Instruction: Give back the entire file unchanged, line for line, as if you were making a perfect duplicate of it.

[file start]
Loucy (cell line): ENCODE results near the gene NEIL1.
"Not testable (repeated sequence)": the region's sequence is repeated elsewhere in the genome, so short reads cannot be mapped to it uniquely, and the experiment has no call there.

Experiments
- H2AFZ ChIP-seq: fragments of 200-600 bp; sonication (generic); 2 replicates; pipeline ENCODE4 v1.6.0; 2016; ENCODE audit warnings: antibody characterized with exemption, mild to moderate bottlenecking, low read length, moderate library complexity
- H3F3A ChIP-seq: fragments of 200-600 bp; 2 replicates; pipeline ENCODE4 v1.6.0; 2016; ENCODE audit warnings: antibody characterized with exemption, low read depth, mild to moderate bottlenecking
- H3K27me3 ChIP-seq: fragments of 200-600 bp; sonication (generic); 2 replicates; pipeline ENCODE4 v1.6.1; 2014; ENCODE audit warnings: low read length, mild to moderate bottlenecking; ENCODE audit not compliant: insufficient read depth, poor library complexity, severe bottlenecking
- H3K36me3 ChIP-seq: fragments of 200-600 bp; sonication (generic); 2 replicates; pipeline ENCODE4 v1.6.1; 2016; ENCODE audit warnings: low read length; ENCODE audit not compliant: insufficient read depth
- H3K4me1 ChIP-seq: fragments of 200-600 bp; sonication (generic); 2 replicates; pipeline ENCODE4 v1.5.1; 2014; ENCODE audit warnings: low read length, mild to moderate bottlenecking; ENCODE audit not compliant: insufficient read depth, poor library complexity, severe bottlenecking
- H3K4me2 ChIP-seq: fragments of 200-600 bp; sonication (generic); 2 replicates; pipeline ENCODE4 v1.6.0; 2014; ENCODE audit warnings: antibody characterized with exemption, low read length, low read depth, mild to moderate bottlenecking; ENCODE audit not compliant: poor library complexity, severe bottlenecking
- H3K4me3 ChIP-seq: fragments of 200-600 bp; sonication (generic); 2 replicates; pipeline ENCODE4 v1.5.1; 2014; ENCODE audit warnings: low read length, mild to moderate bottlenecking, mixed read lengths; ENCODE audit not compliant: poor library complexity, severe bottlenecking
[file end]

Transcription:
Loucy (cell line): ENCODE results near the gene NEIL1.
"Not testable (repeated sequence)": the region's sequence is repeated elsewhere in the genome, so short reads cannot be mapped to it uniquely, and the experiment has no call there.

Experiments
- H2AFZ ChIP-seq: fragments of 200-600 bp; sonication (generic); 2 replicates; pipeline ENCODE4 v1.6.0; 2016; ENCODE audit warnings: antibody characterized with exemption, mild to moderate bottlenecking, low read length, moderate library complexity
- H3F3A ChIP-seq: fragments of 200-600 bp; 2 replicates; pipeline ENCODE4 v1.6.0; 2016; ENCODE audit warnings: antibody characterized with exemption, low read depth, mild to moderate bottlenecking
- H3K27me3 ChIP-seq: fragments of 200-600 bp; sonication (generic); 2 replicates; pipeline ENCODE4 v1.6.1; 2014; ENCODE audit warnings: low read length, mild to moderate bottlenecking; ENCODE audit not compliant: insufficient read depth, poor library complexity, severe bottlenecking
- H3K36me3 ChIP-seq: fragments of 200-600 bp; sonication (generic); 2 replicates; pipeline ENCODE4 v1.6.1; 2016; ENCODE audit warnings: low read length; ENCODE audit not compliant: insufficient read depth
- H3K4me1 ChIP-seq: fragments of 200-600 bp; sonication (generic); 2 replicates; pipeline ENCODE4 v1.5.1; 2014; ENCODE audit warnings: low read length, mild to moderate bottlenecking; ENCODE audit not compliant: insufficient read depth, poor library complexity, severe bottlenecking
- H3K4me2 ChIP-seq: fragments of 200-600 bp; sonication (generic); 2 replicates; pipeline ENCODE4 v1.6.0; 2014; ENCODE audit warnings: antibody characterized with exemption, low read length, low read depth, mild to moderate bottlenecking; ENCODE audit not compliant: poor library complexity, severe bottlenecking
- H3K4me3 ChIP-seq: fragments of 200-600 bp; sonication (generic); 2 replicates; pipeline ENCODE4 v1.5.1; 2014; ENCODE audit warnings: low read length, mild to moderate bottlenecking, mixed read lengths; ENCODE audit not compliant: poor library complexity, severe bottlenecking